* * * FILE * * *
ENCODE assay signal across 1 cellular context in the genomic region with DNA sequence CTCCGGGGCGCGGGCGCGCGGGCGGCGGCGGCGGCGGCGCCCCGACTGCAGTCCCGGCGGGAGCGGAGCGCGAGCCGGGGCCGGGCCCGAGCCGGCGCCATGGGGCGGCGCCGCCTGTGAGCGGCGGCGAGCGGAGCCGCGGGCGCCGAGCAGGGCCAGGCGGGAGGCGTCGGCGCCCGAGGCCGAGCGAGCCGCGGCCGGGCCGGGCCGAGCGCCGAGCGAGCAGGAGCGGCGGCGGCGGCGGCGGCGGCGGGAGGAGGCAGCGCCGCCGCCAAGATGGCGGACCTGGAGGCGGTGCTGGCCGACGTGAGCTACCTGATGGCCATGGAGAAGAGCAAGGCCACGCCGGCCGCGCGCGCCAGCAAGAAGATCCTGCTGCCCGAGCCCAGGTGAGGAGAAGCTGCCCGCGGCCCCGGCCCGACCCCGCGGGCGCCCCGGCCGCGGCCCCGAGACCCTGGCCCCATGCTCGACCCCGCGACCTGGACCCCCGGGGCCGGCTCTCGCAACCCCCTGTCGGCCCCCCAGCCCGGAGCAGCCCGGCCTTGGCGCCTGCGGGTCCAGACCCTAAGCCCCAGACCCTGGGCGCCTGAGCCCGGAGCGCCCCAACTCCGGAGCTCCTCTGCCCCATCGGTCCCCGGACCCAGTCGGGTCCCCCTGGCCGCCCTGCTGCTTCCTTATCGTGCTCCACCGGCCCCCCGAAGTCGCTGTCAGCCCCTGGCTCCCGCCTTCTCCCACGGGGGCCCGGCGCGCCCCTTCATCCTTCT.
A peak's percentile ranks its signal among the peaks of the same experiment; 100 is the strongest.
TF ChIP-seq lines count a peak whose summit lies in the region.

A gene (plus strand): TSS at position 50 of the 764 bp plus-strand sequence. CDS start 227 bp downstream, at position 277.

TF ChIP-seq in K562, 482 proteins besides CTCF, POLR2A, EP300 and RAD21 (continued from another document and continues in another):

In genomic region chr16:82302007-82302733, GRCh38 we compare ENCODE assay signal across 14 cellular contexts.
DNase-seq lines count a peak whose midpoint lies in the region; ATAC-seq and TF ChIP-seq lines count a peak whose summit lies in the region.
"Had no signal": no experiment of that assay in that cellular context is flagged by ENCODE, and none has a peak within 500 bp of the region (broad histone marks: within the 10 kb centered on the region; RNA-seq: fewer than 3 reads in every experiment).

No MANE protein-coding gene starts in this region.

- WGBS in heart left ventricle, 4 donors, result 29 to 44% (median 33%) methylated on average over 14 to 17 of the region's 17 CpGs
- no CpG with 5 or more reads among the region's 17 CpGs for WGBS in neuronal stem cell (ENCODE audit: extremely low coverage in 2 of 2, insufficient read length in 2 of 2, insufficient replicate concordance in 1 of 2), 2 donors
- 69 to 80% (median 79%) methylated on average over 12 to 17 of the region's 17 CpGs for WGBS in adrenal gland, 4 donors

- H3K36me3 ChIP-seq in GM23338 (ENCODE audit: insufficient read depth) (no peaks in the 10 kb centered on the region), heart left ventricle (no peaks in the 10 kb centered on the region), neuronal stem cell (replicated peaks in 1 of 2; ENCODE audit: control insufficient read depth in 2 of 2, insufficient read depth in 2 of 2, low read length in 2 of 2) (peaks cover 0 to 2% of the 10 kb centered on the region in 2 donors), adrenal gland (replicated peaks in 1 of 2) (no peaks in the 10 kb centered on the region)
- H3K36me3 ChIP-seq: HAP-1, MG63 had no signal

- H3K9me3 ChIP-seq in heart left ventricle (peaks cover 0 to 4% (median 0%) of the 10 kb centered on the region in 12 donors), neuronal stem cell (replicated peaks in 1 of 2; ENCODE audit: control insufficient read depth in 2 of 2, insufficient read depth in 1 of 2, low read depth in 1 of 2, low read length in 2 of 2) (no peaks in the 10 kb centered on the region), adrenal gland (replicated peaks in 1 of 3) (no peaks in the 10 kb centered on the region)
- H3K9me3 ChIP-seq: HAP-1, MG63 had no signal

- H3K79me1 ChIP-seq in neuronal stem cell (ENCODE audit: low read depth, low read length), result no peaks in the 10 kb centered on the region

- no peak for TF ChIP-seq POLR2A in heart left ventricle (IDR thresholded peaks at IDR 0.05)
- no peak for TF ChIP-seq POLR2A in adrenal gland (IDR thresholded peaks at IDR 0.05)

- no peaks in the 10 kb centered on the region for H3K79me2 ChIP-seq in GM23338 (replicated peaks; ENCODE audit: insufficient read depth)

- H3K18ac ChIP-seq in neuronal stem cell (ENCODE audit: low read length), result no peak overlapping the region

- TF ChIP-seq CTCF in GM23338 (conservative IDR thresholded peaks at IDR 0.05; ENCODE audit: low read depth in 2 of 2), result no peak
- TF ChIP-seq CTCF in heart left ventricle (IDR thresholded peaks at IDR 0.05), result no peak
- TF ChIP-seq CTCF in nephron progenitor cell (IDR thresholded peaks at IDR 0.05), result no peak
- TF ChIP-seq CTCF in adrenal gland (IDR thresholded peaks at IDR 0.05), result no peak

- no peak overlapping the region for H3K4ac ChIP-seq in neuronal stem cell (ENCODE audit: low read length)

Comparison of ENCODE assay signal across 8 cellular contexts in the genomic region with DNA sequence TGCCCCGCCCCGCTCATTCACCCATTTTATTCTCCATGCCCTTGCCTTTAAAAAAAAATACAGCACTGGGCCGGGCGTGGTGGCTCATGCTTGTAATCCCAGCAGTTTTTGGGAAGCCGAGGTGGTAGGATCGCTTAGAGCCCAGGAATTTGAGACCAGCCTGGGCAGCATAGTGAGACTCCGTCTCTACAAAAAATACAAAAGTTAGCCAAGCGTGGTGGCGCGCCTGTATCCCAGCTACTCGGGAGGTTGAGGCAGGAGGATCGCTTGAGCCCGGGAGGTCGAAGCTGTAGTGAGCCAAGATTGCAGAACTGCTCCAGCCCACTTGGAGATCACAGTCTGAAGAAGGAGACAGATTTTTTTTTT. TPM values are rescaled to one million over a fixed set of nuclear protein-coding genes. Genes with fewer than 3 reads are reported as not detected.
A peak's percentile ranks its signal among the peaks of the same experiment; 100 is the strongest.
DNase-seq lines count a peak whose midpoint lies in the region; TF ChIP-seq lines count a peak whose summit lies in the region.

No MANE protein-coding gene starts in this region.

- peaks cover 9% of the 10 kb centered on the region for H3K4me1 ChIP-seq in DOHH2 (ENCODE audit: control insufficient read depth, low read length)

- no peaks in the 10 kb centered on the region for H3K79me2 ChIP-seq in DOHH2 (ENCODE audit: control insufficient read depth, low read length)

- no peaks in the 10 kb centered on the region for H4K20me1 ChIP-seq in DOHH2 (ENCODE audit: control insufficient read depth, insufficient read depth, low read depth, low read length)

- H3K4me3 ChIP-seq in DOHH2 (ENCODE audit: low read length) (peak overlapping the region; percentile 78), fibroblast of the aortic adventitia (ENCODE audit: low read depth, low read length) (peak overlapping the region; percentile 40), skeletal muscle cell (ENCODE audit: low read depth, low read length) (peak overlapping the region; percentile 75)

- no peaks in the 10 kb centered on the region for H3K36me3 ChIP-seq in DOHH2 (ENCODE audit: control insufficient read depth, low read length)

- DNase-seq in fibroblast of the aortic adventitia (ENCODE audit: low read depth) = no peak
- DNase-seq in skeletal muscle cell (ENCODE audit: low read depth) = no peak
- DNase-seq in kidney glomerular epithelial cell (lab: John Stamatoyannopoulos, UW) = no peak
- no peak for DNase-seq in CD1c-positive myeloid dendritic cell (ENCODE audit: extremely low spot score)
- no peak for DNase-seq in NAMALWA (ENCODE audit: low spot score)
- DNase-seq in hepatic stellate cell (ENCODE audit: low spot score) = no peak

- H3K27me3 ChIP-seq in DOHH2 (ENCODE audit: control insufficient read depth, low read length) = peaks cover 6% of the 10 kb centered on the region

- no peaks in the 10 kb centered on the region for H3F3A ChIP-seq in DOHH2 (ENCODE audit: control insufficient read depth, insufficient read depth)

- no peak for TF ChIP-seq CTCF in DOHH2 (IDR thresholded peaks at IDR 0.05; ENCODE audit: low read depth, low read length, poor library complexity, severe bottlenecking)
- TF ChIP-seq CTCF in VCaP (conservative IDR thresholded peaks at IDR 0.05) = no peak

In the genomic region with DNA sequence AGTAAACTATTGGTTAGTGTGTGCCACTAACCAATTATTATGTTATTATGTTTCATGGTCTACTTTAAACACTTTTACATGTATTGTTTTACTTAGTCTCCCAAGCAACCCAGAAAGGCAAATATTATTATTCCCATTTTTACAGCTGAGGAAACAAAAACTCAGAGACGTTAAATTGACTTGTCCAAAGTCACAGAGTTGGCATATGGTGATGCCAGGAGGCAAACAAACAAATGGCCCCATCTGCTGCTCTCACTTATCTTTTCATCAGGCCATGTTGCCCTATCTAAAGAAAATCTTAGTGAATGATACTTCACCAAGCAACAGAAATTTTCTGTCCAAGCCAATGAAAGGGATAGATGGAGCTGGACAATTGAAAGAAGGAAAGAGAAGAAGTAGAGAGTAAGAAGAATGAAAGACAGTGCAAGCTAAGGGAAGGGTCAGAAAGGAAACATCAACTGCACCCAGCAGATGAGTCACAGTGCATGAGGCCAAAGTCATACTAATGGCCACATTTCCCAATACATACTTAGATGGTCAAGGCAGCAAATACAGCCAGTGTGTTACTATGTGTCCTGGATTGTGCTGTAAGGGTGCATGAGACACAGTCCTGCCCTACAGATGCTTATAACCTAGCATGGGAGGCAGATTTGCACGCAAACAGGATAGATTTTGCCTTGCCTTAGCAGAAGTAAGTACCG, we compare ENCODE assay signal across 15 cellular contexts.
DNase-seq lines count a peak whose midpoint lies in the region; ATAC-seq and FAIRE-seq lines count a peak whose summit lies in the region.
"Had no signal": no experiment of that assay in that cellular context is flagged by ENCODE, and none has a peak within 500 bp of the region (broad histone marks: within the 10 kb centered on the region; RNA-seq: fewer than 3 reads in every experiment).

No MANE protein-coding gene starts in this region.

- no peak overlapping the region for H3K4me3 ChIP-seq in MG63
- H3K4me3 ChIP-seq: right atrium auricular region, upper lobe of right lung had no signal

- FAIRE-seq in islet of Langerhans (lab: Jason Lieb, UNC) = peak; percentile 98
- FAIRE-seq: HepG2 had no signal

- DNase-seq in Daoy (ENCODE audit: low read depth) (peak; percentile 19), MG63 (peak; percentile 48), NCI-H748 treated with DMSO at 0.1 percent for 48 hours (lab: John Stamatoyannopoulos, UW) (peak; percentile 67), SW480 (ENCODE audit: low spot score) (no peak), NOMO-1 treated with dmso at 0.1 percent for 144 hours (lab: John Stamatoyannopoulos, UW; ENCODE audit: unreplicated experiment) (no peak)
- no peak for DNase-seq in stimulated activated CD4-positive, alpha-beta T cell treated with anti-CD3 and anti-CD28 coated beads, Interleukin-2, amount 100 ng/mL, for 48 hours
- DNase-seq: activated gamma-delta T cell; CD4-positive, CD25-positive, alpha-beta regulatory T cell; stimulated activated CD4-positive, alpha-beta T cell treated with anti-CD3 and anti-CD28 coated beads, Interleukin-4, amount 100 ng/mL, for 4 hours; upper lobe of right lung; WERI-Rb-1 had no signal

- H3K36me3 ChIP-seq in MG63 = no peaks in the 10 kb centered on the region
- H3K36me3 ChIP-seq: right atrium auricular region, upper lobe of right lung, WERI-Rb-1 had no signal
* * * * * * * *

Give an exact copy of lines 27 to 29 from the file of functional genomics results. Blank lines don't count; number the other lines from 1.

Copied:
Comparison of ENCODE assay signal across 8 cellular contexts in the genomic region with DNA sequence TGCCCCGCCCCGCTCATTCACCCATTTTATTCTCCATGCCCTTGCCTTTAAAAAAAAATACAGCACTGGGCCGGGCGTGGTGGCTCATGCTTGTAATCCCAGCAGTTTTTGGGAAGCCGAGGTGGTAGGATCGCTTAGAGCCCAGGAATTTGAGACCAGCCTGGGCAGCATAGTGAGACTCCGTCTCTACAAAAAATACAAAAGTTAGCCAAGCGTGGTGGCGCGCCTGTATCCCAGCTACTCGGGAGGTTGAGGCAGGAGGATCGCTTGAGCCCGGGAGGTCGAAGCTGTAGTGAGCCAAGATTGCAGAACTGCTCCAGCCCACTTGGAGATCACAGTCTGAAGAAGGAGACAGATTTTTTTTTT. TPM values are rescaled to one million over a fixed set of nuclear protein-coding genes. Genes with fewer than 3 reads are reported as not detected.
A peak's percentile ranks its signal among the peaks of the same experiment; 100 is the strongest.
DNase-seq lines count a peak whose midpoint lies in the region; TF ChIP-seq lines count a peak whose summit lies in the region.